An unexpected consequence of this may be that it causes it to be harder to perform the particular research necessary to elucidate longer-term results of e-cigarettes. And this is something we’re experiencing since we try and recruit for your current study. We are performing a research project funded by CRUK, where we’re collecting saliva samples from smokers, vapers and non-smokers. We’re looking at DNA methylation, a biological marker that influences gene expression. It’s been shown that smokers have a distinct methylation profile, when compared with non-smokers, and it’s likely that these alterations in methylation could be linked to the increased chance of harm from smoking – for example cancer risk. Whether or not the methylation changes don’t result in the increased risk, they could be a marker from it. We want to compare the patterns observed in smokers and non-smokers with the ones from electronic cigarette users, potentially giving us some insight into the long-term impact of vaping, while not having to wait for time to elapse. Methylation changes happen relatively quickly as compared to the start of chronic illnesses.

Part of the difficulty with this is the fact that we know that smokers and ex-smokers have a distinct methylation pattern, so we don’t want this clouding any pattern from vaping, which means we need to recruit vapers who’ve never (or certainly only rarely) smoked. And this is proving challenging for just two reasons. Firstly, as borne out from the recent research, it’s unusual for folks who’ve never smoked cigarettes to adopt up regular vaping. Yes, maybe they’ll experiment, but that doesn’t necessarily result in an electronic cigarette habit.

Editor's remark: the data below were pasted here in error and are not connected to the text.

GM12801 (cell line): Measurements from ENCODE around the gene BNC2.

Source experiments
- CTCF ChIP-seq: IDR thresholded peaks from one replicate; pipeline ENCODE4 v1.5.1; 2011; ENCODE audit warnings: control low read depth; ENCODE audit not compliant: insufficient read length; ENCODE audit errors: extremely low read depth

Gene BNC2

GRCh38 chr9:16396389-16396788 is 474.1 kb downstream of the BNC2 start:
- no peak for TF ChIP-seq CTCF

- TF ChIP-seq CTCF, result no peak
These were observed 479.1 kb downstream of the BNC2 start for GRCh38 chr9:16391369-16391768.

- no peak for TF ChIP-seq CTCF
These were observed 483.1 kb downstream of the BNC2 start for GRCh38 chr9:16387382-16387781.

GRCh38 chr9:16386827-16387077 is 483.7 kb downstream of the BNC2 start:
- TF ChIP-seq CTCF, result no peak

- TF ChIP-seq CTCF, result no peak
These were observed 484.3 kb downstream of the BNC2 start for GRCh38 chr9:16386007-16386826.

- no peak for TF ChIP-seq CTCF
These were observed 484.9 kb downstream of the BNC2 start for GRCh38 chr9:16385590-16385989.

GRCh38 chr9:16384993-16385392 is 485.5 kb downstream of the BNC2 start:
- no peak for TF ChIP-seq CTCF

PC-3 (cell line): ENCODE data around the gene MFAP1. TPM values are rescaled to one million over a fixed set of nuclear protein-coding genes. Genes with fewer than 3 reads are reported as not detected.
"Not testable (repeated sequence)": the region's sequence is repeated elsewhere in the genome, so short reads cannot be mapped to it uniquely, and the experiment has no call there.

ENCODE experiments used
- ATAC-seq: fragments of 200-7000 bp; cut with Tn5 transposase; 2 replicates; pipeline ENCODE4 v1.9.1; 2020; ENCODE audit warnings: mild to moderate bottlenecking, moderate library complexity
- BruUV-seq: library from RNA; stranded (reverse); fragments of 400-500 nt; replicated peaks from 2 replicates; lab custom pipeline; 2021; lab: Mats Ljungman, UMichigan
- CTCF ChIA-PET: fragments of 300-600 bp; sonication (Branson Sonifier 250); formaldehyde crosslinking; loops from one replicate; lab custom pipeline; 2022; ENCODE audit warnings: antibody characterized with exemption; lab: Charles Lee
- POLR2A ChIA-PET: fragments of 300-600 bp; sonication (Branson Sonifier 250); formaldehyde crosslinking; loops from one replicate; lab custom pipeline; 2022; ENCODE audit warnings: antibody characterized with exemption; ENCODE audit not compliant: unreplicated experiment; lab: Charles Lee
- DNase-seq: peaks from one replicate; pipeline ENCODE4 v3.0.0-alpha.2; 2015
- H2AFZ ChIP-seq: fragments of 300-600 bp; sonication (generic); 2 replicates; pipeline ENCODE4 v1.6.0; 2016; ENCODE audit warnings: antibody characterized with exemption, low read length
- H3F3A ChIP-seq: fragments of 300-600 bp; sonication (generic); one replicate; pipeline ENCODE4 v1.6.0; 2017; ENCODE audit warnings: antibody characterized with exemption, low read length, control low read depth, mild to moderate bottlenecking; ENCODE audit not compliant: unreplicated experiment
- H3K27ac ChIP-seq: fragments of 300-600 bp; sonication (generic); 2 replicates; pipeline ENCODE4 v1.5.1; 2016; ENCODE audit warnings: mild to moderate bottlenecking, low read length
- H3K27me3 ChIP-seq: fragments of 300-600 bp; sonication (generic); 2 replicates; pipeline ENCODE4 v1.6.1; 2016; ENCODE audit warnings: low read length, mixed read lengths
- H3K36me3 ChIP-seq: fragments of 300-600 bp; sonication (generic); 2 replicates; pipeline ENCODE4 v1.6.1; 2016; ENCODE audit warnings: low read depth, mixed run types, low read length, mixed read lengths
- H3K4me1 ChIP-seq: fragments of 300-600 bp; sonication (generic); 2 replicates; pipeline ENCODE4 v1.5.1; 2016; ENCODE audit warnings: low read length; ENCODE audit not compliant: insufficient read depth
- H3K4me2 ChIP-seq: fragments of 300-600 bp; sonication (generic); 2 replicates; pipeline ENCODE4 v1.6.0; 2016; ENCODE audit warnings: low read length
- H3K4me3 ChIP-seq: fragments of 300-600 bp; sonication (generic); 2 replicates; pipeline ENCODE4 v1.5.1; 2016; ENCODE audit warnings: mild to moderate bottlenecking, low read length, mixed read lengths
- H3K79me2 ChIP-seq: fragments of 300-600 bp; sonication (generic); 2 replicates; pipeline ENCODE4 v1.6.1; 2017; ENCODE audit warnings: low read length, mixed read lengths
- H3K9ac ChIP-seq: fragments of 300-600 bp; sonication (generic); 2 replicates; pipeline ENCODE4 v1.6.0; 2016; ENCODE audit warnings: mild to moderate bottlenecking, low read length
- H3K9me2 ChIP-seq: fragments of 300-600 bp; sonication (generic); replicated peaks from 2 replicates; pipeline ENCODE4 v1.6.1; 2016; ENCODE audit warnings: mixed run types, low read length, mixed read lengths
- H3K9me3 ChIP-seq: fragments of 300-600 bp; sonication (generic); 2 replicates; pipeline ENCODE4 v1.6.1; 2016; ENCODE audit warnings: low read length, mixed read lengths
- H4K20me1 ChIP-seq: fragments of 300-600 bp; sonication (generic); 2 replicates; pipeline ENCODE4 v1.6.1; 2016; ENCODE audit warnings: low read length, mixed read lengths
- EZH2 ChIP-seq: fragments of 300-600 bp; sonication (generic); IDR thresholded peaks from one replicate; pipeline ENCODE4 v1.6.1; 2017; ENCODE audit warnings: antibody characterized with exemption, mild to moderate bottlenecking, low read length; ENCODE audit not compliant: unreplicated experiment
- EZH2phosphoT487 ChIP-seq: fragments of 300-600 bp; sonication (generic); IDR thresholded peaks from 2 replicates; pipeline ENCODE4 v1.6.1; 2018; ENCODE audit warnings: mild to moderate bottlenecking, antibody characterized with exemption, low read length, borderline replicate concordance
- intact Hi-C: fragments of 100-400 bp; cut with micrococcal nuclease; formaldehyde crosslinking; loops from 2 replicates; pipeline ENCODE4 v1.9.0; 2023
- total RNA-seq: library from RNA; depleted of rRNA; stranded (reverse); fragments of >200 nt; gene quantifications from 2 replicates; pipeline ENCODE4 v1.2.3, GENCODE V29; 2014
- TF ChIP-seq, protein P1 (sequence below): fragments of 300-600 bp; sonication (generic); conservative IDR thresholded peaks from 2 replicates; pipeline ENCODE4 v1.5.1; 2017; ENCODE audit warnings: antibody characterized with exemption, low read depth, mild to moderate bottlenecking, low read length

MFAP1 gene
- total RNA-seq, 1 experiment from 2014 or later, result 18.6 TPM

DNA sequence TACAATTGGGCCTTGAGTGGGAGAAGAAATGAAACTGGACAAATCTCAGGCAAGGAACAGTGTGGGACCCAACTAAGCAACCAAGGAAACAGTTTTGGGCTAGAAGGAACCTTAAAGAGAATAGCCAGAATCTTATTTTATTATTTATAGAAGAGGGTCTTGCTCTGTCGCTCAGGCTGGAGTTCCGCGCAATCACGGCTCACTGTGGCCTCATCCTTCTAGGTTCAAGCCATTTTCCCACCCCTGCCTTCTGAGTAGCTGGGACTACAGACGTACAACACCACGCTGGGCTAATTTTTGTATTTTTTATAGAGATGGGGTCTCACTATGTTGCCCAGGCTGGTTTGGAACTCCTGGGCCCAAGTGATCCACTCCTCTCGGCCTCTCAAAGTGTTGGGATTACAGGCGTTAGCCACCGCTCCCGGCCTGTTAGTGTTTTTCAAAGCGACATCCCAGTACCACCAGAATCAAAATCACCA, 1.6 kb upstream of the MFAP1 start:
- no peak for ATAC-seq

But in addition to that, an unexpected problem continues to be the unwillingness of some within the vaping community to assist us recruit. And they’re put off because of fears that whatever we find, the final results will be utilized to paint a negative picture of vaping, and vapers, by people with an agenda to push. I don’t wish to downplay the extreme helpfulness of lots of people within the vaping community in aiding us to recruit – thanks a lot, you already know what you are about. Having Said That I was really disheartened to hear that for some, the misinformation and scaremongering around vaping has reached the stage where they’re opting from the research entirely. And after talking with people directly about this, it’s tough to criticize their reasoning. We have now also found that a number of electronic cigarette retailers were resistant against placing posters aiming cwctdr recruit people who’d never smoked, as they didn’t want to be seen to get promoting e-cigarette use within people who’d never smoked, that is again completely understandable and must be applauded.

So what can perform concerning this? I hope that as more research is conducted, and we get clearer information on e-cigarettes ability to work as a smoking cessation tool, the disagreement around them will disappear. For the time being, I hope that vapers continue to agree to take part in research so we can fully explore the potential of these devices, specifically those rare “unicorns” who vape but have never smoked, as they may be crucial to helping us comprehend the impact of vaping, in comparison with smoking.